Of Hobbits, Indirectly

The late-morning, low-hanging winter sun is streaming into my living room, and I am ensconced in my favourite chair savouring a third cup of fair trade coffee. Third cups are an indulgence reserved for days off! This day just beginning promises an oasis of relaxation, a grateful happiness – fleeting perhaps, but worth writing about for all that. Some treats in store for me – the library! Gifts from my brother, sister-in-law, kids, and kitties to open! Something special for dinner! Oh, and I am wearing my hair down, which is such a pleasure as it is rather tightly braided for work.

What I am most gratefully happy for is my family, who have come together in unexpected ways this past year. We live so far apart, but we have been able to enjoy each other’s wit and humour a few times this year, and make memorable stories. (Which are not for publication, most of them!) We are a memorable bunch.

Simple happiness is prosaic, is it not? At least in the telling – easier to write of the drama, and struggles, and large moments of life, or at least, thought by some to be more entertaining. My thoughts have wandered down this track since my pastimes over the holiday: first, to read again Tolkien’s “Lord Of The Rings” books, and then to watch the movie trilogy. I was saddened by some of the story changes in the movies, which perhaps reflects our cultural distrust of simple happiness. Or maybe, more accurately, our culture’s disdain of simple happiness when compared to ambition,  accomplishment, the accumulation of money and power…

This is not meant to be literary or film criticism, my imaginary friend, but rather my observations on the simple. Tolkien wrote marvellous and complex stories – which have their flaws – but I believe he celebrated the simple pleasures, simple happiness and contentment throughout his books in the evocation of the land of the Shire. The Shire is certainly emblematic of ordinary folk going about their ordinary business with contentment, and part of the over-riding theme of the books is this preservation of ordinary happiness. Of course, the movies are faced with the difficulty of compressing into a limited time space the events of the books – never the less, the movies certainly privilege the violent and horrific over the scenes and vignettes of the Shire and its people. I can’t say I enjoyed the movies much for this reason. In my readings of the books over the course of many years, always the Shire has been my beacon, my joy and delight, and my favourite place to come back to…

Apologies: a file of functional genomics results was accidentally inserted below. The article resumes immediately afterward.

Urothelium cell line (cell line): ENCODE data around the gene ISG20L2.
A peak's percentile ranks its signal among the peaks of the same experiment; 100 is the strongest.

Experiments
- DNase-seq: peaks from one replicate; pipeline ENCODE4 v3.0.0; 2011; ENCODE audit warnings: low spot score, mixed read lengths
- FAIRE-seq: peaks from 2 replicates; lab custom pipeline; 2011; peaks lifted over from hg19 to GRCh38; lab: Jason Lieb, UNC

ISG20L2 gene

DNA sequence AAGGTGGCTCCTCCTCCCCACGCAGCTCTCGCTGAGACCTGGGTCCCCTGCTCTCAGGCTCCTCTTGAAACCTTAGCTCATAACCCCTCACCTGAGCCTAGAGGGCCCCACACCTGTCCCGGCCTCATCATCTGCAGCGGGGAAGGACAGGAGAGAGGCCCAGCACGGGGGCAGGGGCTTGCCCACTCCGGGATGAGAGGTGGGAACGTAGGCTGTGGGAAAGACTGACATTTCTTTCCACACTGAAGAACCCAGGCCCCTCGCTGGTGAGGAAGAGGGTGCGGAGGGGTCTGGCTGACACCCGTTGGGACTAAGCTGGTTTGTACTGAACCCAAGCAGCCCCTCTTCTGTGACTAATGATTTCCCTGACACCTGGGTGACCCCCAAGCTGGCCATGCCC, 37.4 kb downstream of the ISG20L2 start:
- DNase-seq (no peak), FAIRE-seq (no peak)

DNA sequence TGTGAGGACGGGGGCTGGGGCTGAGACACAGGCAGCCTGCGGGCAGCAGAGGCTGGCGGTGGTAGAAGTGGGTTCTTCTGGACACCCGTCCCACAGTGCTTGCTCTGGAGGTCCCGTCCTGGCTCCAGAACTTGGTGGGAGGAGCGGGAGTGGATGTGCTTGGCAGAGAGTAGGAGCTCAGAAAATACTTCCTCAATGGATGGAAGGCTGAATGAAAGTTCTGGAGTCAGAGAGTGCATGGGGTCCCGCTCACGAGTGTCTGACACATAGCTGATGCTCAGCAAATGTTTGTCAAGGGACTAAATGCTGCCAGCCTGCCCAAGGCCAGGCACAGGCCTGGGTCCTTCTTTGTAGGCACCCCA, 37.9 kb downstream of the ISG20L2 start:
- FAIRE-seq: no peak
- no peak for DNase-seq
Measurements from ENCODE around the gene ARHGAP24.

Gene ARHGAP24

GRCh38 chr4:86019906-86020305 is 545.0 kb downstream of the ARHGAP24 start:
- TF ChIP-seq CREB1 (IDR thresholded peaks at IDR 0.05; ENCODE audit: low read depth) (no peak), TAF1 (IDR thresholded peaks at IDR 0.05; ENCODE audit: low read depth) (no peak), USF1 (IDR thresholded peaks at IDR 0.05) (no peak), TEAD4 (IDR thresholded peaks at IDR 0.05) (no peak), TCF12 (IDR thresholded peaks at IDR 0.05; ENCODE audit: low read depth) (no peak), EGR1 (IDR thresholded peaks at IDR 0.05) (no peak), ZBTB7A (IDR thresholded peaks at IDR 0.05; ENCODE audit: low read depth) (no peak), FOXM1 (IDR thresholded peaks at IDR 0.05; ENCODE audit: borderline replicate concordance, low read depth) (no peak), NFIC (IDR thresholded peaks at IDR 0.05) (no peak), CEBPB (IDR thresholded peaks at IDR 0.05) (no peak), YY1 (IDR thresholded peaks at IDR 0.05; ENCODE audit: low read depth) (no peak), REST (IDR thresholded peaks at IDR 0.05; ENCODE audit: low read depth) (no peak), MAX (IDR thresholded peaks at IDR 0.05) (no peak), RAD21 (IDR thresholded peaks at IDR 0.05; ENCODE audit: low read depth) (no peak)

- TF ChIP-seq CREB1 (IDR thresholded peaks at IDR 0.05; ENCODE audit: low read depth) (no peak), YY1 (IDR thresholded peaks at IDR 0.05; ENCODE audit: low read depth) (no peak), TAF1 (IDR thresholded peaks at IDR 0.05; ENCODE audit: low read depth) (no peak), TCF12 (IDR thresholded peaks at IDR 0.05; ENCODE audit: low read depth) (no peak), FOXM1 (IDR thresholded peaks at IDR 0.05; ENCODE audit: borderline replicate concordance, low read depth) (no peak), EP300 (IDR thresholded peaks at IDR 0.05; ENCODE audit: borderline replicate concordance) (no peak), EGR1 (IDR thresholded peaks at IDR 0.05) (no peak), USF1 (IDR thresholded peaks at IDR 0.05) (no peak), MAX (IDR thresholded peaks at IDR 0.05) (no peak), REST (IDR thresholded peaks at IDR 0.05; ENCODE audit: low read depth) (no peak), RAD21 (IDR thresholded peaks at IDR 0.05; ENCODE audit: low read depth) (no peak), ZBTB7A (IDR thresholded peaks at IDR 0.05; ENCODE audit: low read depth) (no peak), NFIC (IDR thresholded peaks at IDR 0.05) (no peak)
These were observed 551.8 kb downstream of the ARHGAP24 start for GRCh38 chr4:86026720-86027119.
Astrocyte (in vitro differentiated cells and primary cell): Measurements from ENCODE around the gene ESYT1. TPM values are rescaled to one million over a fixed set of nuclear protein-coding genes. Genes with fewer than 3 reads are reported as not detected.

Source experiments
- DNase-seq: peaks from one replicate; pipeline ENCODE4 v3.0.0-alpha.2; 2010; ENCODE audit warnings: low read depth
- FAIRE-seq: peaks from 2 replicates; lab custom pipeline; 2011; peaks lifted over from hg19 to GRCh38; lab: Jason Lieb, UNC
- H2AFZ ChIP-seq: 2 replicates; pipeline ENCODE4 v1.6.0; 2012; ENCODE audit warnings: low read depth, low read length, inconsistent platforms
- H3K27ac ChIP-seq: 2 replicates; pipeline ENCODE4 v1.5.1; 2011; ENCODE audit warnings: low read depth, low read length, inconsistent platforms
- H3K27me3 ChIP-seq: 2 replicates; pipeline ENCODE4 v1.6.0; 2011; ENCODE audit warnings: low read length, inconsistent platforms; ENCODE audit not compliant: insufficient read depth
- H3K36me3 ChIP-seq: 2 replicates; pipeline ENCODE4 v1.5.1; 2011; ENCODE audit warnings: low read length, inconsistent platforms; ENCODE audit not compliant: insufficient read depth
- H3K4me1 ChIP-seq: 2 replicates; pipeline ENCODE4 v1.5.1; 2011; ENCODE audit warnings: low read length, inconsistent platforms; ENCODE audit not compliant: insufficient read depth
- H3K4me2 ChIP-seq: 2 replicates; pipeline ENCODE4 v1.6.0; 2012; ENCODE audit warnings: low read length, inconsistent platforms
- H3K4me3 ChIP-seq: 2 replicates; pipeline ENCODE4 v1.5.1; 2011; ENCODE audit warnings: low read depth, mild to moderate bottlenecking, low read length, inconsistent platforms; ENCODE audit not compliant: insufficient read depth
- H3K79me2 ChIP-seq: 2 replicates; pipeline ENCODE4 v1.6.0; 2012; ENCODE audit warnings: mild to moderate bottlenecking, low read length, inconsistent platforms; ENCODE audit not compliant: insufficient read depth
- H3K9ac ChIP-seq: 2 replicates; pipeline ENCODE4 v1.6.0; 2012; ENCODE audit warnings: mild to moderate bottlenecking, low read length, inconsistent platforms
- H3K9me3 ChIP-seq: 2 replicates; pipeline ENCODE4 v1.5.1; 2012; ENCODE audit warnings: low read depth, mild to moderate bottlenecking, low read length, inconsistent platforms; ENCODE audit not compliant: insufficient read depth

I do not think it makes for dramatic tellings or riveting stories, but I think my simple happiness and your simple happiness are the most important things in the world. Maybe, if we privileged and elevated the idea of simple happiness, more people would experience it, cultivate it, reverence it?

What do you think?

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